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National Perspective | HEALTH

Priest to Offer Older Abuse Victims Shelter From Storms of Life

Mistreatment of elderly Americans--often by loved ones--spurs New York caregiver into action.

April 28, 1998|LISA MEYER | SPECIAL TO THE TIMES

NEW YORK — She was an elderly Brooklyn widow, and she had nowhere to go.

She lived with her drug-addicted, unemployed adult son. Several times, he woke her in the middle of the night, demanding money or rides. Twice, she told authorities, he struck her, and once he pushed her. She hit the floor and could not get up.

"Get me 911," she pleaded. He did, then left before the ambulance arrived.

In Worcester, Mass., another elderly widow lived with her son in a dark and grimy house. He, too, did not have a job and often came home drunk. Because a meal she cooked for him was cold, he threw an iron pot at her. In San Diego, still another elderly woman was bludgeoned to death with a tire iron. Authorities charged her son with murder and said he stole her checkbook, then withdrew $1,000 from her account and bought heroin.

These women are not alone. Across the nation, elderly men and women of various economic classes are being physically, sexually, psychologically and financially abused and neglected, mostly by their adult children. Other relatives are the second most frequent abusers, followed by spouses, then hired caretakers.

In 1997, the National Center on Elder Abuse, a project funded by the federal Department of Health and Human Services, estimated that 2.1 million people over the age of 60 were abused, neglected or exploited, or 4.7% of all Americans of that age.

The NCEA has documented a 150.4% increase in the reporting of abuse since 1986.

Worse, most of the abuse is still hidden, the NCEA says. Some experts estimate that only one in 14 incidents comes to the attention of authorities. Most of the elderly refuse to report abuse. Many do not realize that they should. Some do not want to turn in loved ones. A few still feel responsible for taking care of a child who is harming them.

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In an aging society, the problem could worsen. By 2030, one in four Americans will be older than 60.

In Queens, N.Y., Father Coleman Costello, a Roman Catholic priest, is addressing this problem by building a shelter exclusively for elderly abuse victims. It will be among the few shelters in the nation of its sophistication and capacity. Costello, director of an abuse program called Walk the Walk, started planning his shelter when he could not find adequate housing for older people fleeing abusive situations.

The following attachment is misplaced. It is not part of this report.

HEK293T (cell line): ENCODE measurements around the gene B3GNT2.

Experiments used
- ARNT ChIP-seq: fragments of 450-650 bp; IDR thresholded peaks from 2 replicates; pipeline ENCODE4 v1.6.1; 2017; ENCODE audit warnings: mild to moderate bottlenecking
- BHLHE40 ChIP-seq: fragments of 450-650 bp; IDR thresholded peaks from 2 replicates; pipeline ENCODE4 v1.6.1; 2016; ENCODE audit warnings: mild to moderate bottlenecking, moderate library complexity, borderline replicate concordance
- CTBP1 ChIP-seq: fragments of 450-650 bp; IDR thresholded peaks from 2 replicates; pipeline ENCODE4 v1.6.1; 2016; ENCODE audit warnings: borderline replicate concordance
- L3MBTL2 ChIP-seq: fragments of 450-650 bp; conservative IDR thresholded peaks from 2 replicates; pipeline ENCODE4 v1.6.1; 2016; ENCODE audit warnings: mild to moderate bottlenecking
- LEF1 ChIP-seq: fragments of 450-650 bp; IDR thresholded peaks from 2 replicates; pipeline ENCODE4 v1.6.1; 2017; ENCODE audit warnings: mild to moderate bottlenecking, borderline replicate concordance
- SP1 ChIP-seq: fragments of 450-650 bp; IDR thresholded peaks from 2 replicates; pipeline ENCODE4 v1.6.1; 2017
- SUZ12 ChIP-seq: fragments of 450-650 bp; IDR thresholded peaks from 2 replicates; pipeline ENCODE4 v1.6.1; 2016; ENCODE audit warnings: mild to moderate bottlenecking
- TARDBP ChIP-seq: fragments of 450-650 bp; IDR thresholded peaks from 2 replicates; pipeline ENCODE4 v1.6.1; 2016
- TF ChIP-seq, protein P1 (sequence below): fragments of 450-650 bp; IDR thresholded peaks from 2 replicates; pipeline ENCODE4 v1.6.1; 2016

"The average stay of the elderly in domestic violence shelters is only about three days," Costello says. "The elderly leave because the domestic violence shelters are designed for young women and their children. The staff don't have gerontological training, the buildings are not handicap accessible, and the shelters cannot accommodate the diets and special medical needs of the elderly."

Some Manhattan shelters, a study by the New York City Department for the Aging shows, will not accept older victims, who frequently are unable to reimburse shelter costs. The New York City Human Resource Administration reimburses shelters for those residents who are on public assistance, and in most cases, that refund will not cover an elderly person's stay.

Costello's shelter will have 20 beds, a trained gerontological staff and physicians on call in case of a medical emergency. The victims will have a chance to discuss their cases with lawyers and speak with counselors. The victims can stay up to three months. After they leave, Costello will monitor them to ensure that they are no longer being abused.

Herb Stupps, commissioner at the city Department for the Aging, says that Costello's shelter could serve as a model. "It will provide an example, and therefore data [that will show the need for this kind of service], so that shelters such as this can be built in other places."

Advocates for the prevention of elder abuse in Florida, Kansas and California already have sought Costello's advice. His main obstacle has been acquiring funds. Construction of his building will cost $1.8 million. Then Costello has to pay for the program itself. He has received grants from the state, City Council and foundations. A group of retired nuns has volunteered their time.

New York City's transit authority and some private bus lines will post free advertisements. Both the Queens borough president and the Brooklyn district attorney have offered free office space. Costello has organized fund-raisers. A few individuals have made donations.

Just as the number of old people is increasing and awareness of their abuse is growing, federal and state funds to help these people are in jeopardy, says Joanne Merlot, president of the National Assn. of Adult Protective Service Administrators. In 1987, a program was added to the 1965 Older Americans Act that requires the states to allocate funds for the prevention of abuse. But Congress did not appropriate those funds until 1990. Now Congress is questioning whether the program should even exist.

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